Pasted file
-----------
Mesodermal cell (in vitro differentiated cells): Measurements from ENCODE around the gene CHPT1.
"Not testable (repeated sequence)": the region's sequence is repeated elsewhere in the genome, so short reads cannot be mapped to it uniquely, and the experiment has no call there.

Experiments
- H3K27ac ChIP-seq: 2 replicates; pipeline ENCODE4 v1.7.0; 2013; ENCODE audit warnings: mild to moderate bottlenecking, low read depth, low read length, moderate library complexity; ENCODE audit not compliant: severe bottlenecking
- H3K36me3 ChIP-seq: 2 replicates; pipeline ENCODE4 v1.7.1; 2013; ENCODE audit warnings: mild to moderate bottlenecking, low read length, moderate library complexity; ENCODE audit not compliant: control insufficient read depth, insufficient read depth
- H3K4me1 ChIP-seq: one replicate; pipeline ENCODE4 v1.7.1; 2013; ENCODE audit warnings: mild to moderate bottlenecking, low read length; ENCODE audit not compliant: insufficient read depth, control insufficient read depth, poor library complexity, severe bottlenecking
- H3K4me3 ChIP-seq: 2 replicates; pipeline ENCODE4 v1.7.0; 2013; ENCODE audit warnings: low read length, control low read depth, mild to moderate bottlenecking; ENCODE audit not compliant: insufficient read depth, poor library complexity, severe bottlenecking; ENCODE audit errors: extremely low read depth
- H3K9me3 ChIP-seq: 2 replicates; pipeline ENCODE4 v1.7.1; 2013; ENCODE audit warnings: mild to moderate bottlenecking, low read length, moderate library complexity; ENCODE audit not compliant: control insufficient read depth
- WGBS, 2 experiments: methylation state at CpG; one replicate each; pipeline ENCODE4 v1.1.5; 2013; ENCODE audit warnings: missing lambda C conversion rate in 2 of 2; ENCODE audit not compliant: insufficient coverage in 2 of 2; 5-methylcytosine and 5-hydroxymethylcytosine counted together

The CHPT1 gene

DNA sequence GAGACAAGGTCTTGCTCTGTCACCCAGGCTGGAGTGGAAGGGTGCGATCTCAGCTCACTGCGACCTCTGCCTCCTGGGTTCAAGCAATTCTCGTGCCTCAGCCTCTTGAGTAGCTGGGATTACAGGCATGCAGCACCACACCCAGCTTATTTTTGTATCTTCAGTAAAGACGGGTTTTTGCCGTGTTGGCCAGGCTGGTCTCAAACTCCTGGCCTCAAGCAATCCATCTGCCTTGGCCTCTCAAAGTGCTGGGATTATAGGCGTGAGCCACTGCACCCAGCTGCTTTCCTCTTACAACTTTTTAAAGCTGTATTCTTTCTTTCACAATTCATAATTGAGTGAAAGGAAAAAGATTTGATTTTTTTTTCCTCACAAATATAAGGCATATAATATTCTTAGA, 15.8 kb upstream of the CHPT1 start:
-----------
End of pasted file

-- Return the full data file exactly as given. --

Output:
Mesodermal cell (in vitro differentiated cells): Measurements from ENCODE around the gene CHPT1.
"Not testable (repeated sequence)": the region's sequence is repeated elsewhere in the genome, so short reads cannot be mapped to it uniquely, and the experiment has no call there.

Experiments
- H3K27ac ChIP-seq: 2 replicates; pipeline ENCODE4 v1.7.0; 2013; ENCODE audit warnings: mild to moderate bottlenecking, low read depth, low read length, moderate library complexity; ENCODE audit not compliant: severe bottlenecking
- H3K36me3 ChIP-seq: 2 replicates; pipeline ENCODE4 v1.7.1; 2013; ENCODE audit warnings: mild to moderate bottlenecking, low read length, moderate library complexity; ENCODE audit not compliant: control insufficient read depth, insufficient read depth
- H3K4me1 ChIP-seq: one replicate; pipeline ENCODE4 v1.7.1; 2013; ENCODE audit warnings: mild to moderate bottlenecking, low read length; ENCODE audit not compliant: insufficient read depth, control insufficient read depth, poor library complexity, severe bottlenecking
- H3K4me3 ChIP-seq: 2 replicates; pipeline ENCODE4 v1.7.0; 2013; ENCODE audit warnings: low read length, control low read depth, mild to moderate bottlenecking; ENCODE audit not compliant: insufficient read depth, poor library complexity, severe bottlenecking; ENCODE audit errors: extremely low read depth
- H3K9me3 ChIP-seq: 2 replicates; pipeline ENCODE4 v1.7.1; 2013; ENCODE audit warnings: mild to moderate bottlenecking, low read length, moderate library complexity; ENCODE audit not compliant: control insufficient read depth
- WGBS, 2 experiments: methylation state at CpG; one replicate each; pipeline ENCODE4 v1.1.5; 2013; ENCODE audit warnings: missing lambda C conversion rate in 2 of 2; ENCODE audit not compliant: insufficient coverage in 2 of 2; 5-methylcytosine and 5-hydroxymethylcytosine counted together

The CHPT1 gene

DNA sequence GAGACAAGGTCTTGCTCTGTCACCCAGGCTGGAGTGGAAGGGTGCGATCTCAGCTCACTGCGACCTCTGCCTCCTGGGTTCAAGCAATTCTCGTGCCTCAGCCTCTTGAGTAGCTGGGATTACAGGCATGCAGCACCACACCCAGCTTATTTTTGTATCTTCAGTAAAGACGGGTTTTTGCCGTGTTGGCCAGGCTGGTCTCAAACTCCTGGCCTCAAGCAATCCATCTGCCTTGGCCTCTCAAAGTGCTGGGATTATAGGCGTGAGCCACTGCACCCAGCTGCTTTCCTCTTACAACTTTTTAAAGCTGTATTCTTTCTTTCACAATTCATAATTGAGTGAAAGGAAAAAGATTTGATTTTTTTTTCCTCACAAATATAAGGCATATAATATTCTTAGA, 15.8 kb upstream of the CHPT1 start: